15 For all the wells which his father’s servants had digged in the days of Abraham his father, the Philistines had stopped them, and filled them with earth. 16 And Abimelech said unto Isaac, Go from us; for thou art much mightier than we. 17 And Isaac departed thence, and pitched his tent in the valley of Gerar, and dwelt there. 18 And Isaac digged again the wells of water, which they had digged in the days of Abraham his father; for the Philistines had stopped them after the death of Abraham: and he called their names after the names by which his father had called them.
I mentioned previously that Isaac had inherited his father’s wealth and expanded upon it, however there was some work of his father that had fallen into ruin and needed to be repaired. His father had dug life-giving wells in the land of the Philistines, and in their envy the locals had stopped them up.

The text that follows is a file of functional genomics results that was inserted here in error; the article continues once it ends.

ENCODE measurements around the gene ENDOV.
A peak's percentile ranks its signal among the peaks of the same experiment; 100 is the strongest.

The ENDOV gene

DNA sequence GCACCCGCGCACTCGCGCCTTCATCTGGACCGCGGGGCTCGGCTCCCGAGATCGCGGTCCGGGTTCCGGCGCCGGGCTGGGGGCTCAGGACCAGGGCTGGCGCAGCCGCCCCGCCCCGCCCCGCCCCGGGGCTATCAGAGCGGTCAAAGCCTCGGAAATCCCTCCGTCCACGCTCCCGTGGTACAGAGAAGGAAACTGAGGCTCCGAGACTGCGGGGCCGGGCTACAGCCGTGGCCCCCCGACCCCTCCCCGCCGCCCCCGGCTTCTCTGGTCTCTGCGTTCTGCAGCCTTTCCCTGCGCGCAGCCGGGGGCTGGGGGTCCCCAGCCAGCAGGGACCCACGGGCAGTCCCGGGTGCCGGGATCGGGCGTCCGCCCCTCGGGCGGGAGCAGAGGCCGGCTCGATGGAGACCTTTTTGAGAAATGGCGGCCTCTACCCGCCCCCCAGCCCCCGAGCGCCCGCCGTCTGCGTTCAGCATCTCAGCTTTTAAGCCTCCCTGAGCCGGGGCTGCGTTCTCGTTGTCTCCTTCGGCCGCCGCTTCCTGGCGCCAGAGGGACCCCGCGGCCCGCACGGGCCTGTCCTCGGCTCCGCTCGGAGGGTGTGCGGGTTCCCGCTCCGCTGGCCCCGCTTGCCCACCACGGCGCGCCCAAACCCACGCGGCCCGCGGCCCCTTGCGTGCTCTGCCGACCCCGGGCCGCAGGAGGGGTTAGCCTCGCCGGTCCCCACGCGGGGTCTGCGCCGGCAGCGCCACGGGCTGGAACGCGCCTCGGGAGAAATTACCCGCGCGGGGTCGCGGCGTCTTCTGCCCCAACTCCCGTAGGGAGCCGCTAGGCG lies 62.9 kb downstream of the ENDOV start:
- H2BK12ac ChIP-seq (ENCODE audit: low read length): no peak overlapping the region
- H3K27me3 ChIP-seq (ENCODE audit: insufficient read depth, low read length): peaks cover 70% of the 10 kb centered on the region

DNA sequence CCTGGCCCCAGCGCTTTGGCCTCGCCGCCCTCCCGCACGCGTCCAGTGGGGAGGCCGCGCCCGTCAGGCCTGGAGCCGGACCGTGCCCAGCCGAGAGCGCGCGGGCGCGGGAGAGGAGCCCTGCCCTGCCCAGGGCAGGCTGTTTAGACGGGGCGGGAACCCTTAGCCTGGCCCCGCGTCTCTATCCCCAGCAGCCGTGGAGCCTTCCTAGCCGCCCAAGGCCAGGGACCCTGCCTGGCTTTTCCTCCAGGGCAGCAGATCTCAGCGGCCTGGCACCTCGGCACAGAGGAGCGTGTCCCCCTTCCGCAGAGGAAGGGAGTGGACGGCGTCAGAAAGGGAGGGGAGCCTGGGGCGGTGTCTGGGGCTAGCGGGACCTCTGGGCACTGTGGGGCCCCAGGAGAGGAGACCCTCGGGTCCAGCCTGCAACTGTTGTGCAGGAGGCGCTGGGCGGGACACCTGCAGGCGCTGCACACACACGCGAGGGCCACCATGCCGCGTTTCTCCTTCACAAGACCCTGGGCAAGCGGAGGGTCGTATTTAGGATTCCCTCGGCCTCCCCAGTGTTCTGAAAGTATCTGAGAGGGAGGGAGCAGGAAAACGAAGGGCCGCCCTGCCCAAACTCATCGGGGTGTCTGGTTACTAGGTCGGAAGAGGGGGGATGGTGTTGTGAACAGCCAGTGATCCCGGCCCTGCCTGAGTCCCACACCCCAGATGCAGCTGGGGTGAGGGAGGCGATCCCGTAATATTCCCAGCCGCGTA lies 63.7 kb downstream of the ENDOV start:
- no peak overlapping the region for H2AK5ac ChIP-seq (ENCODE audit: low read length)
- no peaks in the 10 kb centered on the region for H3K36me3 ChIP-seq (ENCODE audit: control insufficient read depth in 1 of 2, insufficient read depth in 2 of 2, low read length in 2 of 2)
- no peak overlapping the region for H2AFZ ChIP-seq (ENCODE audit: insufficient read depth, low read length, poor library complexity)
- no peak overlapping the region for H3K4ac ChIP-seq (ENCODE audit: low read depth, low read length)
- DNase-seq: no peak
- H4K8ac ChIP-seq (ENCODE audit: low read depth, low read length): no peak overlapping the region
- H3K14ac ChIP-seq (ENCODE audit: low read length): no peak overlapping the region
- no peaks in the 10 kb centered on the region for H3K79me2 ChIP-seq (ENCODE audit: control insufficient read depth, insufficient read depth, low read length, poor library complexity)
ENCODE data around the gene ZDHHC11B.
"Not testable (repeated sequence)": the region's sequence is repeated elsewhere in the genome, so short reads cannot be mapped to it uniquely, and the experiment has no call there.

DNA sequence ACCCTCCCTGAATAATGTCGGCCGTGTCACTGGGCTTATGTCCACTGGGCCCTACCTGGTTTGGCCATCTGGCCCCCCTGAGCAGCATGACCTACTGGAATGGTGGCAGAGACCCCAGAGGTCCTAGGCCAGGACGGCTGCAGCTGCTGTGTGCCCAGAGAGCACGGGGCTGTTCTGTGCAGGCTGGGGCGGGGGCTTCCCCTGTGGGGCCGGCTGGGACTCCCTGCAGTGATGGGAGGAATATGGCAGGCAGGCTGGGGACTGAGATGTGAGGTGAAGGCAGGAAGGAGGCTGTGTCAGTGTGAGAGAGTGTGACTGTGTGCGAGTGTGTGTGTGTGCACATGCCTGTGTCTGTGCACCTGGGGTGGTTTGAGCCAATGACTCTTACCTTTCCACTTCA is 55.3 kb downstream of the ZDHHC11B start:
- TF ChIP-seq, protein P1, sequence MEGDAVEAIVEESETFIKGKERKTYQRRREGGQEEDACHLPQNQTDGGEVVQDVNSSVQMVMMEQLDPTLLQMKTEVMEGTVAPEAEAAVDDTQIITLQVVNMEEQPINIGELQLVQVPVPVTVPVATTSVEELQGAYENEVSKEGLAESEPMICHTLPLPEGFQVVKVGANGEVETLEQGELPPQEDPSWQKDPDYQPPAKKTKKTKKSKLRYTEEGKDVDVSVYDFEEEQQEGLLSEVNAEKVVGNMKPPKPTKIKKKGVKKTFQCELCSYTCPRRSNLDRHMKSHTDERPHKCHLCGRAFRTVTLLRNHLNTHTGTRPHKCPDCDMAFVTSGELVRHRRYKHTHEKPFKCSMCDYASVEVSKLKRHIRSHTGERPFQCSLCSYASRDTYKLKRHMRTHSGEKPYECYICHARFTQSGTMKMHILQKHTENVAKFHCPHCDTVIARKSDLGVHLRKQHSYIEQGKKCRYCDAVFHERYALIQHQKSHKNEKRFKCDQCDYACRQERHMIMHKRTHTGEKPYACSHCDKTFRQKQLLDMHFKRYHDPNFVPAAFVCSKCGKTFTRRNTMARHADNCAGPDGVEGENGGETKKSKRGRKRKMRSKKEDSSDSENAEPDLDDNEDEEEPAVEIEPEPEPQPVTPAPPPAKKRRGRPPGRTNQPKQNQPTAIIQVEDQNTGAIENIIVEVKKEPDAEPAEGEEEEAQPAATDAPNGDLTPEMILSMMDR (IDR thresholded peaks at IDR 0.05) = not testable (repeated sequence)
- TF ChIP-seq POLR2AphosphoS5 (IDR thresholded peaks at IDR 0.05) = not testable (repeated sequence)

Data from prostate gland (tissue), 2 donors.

So, when Isaac saw the good works of his father being undone, he restored them. He dug the wells back as they were before and named them again after the names his father had given. A large part of Isaac’s mission in life seems to have been to preserve and expand the good works of his father to future generations. That may not sound like the most envious of roles to fill, but preserving the good of others is not a small or insignificant duty.
Many of us have also been given great gifts from our ancestors, such as a level of freedom and security that most people in history never enjoyed. And we all have an obligation to preserve those same gifts to our descendants. Otherwise, the gifts could end with us, just as Abraham’s gifts could have ended with Isaac if he hadn’t labored to pass them on to the next link in the chain.
There is a term that describes this notion of passing the good we receive to another: pay it forward. We do not pay the price for many of our own blessings, but we should then pay the price for others instead.